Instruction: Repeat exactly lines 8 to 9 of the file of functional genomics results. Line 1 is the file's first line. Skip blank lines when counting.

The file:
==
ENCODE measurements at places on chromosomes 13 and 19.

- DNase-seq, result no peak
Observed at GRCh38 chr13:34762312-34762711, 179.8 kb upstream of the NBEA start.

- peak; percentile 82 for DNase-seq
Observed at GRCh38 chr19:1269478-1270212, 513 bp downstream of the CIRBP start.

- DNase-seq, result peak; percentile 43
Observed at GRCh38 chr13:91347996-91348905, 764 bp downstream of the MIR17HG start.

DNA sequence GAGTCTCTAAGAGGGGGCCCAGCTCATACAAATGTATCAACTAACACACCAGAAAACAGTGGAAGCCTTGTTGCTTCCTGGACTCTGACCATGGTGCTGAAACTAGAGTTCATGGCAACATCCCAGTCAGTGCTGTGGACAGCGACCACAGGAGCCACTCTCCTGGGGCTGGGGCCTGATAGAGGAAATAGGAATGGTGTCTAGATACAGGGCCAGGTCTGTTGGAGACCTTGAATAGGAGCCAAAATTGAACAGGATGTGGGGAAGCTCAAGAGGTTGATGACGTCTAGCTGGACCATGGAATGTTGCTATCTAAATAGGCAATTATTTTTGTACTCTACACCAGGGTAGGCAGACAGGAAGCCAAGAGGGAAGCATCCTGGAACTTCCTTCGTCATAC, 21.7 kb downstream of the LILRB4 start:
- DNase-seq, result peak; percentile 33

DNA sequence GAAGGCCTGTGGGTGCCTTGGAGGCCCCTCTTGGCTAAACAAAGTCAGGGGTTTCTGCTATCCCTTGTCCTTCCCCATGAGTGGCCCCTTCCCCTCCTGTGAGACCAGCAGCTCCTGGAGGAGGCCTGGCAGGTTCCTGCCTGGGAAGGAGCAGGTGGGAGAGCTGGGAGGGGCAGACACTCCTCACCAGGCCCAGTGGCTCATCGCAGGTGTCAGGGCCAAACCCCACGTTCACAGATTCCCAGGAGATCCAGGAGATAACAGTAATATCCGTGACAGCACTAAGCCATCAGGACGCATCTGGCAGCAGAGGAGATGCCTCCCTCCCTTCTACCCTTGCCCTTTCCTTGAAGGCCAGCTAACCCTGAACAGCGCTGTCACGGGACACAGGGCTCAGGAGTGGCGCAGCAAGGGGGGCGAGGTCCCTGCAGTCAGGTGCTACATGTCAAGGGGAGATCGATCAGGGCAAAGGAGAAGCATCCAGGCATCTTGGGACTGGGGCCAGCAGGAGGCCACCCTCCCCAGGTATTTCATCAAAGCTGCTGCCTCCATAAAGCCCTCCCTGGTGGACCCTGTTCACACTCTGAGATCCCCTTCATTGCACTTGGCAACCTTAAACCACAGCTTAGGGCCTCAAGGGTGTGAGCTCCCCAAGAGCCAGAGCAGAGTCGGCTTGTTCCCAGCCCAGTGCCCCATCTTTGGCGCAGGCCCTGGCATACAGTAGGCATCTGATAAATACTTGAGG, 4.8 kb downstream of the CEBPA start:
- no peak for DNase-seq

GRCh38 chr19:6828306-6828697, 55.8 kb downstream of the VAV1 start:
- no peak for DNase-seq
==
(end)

DNA sequence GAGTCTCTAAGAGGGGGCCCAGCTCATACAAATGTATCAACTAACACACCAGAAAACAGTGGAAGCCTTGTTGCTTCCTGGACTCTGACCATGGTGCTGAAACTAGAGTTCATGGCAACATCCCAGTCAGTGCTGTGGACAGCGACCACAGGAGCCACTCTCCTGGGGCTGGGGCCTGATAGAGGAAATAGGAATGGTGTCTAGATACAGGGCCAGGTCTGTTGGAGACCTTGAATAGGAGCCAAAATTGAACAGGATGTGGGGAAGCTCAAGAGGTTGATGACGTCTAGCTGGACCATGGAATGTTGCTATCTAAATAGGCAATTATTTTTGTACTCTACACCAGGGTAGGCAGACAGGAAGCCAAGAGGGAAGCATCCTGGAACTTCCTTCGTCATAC, 21.7 kb downstream of the LILRB4 start:
- DNase-seq, result peak; percentile 33